Sunday, December 5, 2010

Seeing the strength of others further along in the grief journey

“Deep grief sometimes is almost like a specific location, a coordinate on a map of time. When you are standing in that forest of sorrow, you cannot imagine that you could ever find your way to a better place. But if someone can assure you that they themselves have stood in that same place, and now have moved on, sometimes this will bring hope.”

~Elizabeth Gilbert~

I found this quote on Jennifer's blog, whose writing always inspires me. This quote sums up so well how much hope other BLM's who are a few weeks, months or years ahead of me in their grief have helped me to see that life does carry on and that I won't always feel as terrible as I have since losing Jacob and as I do right now. 

5 comments:

Jessica said...

That is a beautiful quote. Thank you for sharing.

Lindsey said...

That is beautiful. And I know what you mean about being able to find hope in others' journeys. I myself am at two different places in my grief, as I am years past losing my Jacob and only months past losing Ella. As you know, it is a different grief each time, a separate journey in itself. I am so very thankful to have other Angel Moms to lean on and learn from.

butterflymom said...

Always know that you have people you can turn to and lean on at any given moment. We all need it and use it! ((hugs))

cullensblessings said...

Thinking of you Dana.....

J. said...

Thinking of you too, Dana.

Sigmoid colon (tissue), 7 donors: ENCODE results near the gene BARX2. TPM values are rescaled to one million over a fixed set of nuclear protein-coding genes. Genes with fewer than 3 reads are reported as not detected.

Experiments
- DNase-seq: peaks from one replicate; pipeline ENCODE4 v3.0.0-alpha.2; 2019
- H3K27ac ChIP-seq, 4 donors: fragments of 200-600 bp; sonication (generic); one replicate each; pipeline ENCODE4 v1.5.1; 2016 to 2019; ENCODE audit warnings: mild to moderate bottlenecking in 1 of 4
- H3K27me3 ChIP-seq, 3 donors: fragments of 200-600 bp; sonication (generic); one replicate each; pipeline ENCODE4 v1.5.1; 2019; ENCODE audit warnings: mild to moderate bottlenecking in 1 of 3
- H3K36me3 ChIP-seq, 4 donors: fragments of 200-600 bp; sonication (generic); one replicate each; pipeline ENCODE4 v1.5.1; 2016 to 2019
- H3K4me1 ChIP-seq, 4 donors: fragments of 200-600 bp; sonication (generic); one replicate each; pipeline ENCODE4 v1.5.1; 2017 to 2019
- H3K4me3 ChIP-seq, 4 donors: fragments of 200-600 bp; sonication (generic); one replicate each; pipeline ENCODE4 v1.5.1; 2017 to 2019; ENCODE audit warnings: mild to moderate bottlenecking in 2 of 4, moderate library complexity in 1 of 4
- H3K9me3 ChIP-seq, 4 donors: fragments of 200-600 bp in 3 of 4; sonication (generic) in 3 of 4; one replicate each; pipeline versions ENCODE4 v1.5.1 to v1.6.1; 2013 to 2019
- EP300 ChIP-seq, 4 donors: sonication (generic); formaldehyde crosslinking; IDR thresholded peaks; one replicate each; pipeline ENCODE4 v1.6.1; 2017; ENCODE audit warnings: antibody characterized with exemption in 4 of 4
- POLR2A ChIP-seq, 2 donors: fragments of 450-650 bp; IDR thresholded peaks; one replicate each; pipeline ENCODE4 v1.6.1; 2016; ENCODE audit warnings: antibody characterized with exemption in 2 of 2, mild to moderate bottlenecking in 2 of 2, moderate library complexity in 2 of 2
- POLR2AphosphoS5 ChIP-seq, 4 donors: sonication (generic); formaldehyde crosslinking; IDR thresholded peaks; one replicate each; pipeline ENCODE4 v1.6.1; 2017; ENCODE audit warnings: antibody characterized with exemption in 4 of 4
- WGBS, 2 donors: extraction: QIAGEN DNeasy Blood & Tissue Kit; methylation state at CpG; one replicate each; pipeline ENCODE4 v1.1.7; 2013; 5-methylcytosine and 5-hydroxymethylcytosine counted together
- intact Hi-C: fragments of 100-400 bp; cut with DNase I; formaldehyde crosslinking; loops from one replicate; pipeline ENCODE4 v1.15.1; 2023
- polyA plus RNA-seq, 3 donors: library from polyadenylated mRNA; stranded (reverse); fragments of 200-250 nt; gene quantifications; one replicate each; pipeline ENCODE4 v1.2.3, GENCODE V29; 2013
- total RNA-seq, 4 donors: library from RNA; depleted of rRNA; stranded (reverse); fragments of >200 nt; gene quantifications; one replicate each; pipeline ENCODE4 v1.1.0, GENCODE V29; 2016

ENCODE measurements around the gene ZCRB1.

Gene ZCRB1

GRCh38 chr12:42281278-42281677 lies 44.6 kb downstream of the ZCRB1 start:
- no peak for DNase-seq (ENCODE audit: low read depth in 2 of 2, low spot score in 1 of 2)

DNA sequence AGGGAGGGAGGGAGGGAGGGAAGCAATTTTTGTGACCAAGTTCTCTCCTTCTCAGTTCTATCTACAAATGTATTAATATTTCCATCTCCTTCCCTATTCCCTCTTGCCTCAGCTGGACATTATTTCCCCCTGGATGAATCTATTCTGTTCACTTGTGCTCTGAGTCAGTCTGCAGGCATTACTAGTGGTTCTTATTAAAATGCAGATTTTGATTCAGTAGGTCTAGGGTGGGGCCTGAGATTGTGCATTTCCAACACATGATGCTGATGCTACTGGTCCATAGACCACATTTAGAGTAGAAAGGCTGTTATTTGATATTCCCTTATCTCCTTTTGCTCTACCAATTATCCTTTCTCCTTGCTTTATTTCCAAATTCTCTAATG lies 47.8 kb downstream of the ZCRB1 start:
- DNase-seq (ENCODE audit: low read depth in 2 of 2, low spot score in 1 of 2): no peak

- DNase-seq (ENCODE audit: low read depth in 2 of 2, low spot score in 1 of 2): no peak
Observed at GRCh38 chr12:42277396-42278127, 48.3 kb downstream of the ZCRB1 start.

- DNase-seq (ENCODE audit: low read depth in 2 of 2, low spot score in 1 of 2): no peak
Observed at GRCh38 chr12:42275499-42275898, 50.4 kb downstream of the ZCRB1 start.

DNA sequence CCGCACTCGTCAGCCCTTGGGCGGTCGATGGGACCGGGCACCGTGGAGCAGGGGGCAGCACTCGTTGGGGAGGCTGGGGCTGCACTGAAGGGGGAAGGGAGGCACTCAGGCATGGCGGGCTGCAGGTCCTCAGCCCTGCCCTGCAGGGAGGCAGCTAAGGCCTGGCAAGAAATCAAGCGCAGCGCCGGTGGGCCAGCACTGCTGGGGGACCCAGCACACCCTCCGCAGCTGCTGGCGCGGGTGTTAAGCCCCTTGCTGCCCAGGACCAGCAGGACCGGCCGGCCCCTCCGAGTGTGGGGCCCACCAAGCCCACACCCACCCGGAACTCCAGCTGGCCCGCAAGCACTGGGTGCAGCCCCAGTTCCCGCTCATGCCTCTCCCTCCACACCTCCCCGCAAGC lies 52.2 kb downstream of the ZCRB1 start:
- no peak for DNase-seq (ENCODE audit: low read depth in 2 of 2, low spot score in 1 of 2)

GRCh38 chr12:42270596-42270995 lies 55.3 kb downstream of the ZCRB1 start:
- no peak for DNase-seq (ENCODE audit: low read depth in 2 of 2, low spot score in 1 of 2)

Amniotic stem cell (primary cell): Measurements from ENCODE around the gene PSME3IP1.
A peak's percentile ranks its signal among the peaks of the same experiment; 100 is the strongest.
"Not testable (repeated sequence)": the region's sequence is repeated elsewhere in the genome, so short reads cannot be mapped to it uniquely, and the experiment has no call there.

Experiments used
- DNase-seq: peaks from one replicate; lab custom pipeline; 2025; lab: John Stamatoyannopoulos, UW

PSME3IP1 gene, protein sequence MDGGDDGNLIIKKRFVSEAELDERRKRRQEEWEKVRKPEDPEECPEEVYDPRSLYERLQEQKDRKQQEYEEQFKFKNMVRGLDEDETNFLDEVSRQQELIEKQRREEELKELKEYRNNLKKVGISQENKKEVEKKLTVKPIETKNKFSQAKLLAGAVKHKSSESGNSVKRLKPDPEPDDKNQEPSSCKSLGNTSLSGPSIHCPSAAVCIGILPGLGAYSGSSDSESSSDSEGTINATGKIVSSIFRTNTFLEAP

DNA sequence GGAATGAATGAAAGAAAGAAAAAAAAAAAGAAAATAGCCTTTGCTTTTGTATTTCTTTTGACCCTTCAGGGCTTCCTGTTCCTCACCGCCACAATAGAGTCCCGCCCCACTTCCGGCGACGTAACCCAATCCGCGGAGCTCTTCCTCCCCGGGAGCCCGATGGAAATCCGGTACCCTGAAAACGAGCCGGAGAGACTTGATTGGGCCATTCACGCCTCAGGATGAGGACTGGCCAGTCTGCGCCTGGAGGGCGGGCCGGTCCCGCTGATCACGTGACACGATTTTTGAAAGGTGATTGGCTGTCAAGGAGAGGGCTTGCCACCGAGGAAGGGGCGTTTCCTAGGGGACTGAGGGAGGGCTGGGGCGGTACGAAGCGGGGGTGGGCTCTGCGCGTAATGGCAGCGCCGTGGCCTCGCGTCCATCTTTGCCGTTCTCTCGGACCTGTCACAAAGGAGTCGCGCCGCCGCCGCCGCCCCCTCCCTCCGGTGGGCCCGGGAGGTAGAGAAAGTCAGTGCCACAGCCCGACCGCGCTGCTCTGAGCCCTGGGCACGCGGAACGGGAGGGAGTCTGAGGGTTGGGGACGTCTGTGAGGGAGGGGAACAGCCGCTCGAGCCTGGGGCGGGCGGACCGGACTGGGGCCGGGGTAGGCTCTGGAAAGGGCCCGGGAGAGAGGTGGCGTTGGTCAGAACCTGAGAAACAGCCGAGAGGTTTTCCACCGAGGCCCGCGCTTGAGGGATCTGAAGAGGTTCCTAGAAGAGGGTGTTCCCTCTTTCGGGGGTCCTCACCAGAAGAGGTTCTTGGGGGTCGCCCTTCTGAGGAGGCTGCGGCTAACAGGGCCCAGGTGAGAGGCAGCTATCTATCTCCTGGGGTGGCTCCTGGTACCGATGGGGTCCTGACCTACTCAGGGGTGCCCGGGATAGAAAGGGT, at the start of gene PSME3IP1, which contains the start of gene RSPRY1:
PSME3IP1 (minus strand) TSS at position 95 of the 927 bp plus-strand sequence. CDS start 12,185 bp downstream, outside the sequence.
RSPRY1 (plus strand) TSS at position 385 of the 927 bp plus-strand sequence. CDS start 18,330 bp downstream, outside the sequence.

For the longest time, I was hard on myself, telling myself that I should be "over it" by now or have gotten "past it" already. But there hasn't been one day (at least not so far in the almost 7.5 years since we lost our daughter at 40w) that I've woken up and ta-da, magically, everything is just splendid. Although time has tempered the grief and loss, it's always there on the periphery of my daily life. Along with this is the bittersweet aspect of watching my daughter's subsequent siblings grow up and do all of the things and reach all of the milestones that she never will. Beth Powning writes: "I'm still on this leg of my journey. I can't yet look back and see the remembered landmarks that, when recollected in sequence, will reveal the truth. I still cry when I speak my baby's name; perhaps I always will. Perhaps this is the nature of loss, and I must let my tears run. No one ever gets over a child's loss. There is nothing to get over to. For the rest of my life, the birthday will come that reminds me of the years he did not live" (2005:326). Realizing that there was nothing to get over to was a gift to myself, one long in coming.